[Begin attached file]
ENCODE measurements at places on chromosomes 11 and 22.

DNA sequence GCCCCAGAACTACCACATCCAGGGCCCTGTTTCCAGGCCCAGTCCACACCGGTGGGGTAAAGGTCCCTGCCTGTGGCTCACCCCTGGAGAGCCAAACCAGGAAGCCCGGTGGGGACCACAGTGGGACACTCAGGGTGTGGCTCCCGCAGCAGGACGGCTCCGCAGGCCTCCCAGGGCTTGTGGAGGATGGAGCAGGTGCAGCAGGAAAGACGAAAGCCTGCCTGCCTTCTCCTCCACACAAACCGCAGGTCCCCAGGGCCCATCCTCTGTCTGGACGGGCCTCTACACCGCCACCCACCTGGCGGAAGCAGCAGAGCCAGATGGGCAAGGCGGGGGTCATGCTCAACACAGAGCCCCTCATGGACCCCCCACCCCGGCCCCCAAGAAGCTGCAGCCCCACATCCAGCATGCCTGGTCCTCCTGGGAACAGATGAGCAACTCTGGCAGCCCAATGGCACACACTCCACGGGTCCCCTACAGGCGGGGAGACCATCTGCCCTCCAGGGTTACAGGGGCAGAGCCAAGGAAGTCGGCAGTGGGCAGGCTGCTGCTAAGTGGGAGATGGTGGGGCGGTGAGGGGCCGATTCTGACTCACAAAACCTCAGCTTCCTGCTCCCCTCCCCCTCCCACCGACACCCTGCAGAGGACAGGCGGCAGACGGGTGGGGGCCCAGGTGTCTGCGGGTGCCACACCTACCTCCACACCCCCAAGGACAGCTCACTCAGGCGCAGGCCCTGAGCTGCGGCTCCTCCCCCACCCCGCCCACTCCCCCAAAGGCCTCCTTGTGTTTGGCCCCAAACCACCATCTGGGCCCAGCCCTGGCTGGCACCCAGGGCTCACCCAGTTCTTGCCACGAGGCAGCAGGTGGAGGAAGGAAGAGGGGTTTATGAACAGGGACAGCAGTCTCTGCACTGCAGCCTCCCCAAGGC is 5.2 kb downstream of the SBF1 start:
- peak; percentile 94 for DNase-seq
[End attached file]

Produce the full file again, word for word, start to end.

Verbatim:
ENCODE measurements at places on chromosomes 11 and 22.

DNA sequence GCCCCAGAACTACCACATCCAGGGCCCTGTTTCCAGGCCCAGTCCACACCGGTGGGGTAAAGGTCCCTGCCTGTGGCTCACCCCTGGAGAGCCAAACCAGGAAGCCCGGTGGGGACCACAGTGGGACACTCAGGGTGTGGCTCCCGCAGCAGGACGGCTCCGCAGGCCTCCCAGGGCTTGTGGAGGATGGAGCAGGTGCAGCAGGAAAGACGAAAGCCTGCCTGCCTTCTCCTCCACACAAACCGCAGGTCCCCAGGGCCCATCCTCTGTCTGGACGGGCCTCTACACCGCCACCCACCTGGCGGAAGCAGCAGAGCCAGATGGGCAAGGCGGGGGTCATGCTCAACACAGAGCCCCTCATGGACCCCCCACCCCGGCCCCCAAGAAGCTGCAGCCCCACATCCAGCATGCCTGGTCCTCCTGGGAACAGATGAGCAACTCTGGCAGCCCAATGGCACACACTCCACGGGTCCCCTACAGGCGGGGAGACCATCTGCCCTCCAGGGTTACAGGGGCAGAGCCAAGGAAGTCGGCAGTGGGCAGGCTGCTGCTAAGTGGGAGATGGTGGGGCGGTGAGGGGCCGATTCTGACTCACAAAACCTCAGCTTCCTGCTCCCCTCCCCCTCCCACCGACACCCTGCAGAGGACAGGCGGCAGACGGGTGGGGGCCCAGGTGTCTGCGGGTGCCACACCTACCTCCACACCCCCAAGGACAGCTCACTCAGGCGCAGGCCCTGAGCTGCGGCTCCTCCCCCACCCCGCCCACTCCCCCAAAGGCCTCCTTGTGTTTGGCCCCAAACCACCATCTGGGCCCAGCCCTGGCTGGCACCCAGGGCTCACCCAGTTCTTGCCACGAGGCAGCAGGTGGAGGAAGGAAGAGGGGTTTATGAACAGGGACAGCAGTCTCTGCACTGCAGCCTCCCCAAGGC is 5.2 kb downstream of the SBF1 start:
- peak; percentile 94 for DNase-seq